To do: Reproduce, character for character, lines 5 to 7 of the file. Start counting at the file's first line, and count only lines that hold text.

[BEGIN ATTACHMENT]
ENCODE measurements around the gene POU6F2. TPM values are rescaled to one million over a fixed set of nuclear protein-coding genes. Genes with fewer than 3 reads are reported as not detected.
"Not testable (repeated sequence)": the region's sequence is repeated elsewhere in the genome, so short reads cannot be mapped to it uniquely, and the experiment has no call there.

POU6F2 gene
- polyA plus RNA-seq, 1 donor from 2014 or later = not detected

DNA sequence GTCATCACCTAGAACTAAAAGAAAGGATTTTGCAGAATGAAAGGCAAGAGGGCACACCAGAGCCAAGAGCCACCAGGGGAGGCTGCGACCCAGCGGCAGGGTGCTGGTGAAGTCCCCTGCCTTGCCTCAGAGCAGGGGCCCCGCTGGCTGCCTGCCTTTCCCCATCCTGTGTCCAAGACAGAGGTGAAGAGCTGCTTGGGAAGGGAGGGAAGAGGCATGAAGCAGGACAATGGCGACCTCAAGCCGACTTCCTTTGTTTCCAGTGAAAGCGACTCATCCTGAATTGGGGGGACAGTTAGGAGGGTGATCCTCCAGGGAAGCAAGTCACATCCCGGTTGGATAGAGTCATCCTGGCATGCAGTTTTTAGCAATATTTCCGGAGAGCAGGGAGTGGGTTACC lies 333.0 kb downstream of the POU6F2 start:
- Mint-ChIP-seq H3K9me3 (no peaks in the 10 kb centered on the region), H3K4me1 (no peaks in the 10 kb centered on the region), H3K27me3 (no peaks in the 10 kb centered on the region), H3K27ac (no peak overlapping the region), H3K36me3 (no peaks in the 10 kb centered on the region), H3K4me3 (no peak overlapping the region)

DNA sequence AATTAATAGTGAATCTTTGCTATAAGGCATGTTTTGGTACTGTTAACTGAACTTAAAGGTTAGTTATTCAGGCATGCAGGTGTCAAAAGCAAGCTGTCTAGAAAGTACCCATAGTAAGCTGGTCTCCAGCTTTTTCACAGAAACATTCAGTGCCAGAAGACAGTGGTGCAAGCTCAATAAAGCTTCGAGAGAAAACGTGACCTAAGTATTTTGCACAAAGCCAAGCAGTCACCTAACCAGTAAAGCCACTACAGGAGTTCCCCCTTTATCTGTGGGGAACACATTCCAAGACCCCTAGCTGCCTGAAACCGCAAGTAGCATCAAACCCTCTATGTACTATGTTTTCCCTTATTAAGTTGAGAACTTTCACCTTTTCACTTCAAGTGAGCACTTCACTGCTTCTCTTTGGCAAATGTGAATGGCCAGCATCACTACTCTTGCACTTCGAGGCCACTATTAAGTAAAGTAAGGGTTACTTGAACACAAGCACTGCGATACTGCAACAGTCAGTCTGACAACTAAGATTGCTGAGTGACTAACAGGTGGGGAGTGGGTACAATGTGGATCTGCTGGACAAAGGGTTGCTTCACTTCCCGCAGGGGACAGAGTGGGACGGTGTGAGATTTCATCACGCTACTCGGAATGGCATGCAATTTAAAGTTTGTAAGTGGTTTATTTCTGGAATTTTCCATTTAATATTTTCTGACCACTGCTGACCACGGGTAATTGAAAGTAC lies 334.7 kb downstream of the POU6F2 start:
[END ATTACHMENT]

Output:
DNA sequence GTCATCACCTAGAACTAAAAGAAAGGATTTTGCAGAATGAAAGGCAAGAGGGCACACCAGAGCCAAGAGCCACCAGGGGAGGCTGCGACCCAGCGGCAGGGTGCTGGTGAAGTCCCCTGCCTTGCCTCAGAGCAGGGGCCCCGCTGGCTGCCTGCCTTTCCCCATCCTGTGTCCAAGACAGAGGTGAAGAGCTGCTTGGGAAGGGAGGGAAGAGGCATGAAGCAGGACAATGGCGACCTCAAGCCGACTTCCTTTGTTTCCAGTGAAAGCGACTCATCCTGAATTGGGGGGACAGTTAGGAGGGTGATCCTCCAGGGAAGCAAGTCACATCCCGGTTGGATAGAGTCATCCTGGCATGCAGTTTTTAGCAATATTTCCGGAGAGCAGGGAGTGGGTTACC lies 333.0 kb downstream of the POU6F2 start:
- Mint-ChIP-seq H3K9me3 (no peaks in the 10 kb centered on the region), H3K4me1 (no peaks in the 10 kb centered on the region), H3K27me3 (no peaks in the 10 kb centered on the region), H3K27ac (no peak overlapping the region), H3K36me3 (no peaks in the 10 kb centered on the region), H3K4me3 (no peak overlapping the region)

DNA sequence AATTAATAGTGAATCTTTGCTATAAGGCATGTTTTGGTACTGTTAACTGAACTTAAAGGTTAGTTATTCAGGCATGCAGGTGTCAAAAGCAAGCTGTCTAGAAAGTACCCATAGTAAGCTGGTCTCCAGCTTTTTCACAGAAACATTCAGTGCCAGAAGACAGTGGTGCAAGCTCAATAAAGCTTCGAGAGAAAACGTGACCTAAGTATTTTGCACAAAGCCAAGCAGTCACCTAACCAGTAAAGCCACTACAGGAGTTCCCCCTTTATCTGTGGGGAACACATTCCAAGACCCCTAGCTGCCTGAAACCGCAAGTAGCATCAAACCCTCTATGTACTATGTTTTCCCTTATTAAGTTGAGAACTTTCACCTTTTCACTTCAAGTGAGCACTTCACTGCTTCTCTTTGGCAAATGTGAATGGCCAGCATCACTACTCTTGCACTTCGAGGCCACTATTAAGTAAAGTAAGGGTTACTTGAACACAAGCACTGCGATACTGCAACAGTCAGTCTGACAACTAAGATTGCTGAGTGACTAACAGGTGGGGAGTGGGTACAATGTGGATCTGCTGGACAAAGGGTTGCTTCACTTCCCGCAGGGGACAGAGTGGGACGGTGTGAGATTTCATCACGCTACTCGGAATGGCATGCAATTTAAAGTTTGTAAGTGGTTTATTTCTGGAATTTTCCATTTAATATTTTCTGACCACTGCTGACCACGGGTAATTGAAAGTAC lies 334.7 kb downstream of the POU6F2 start: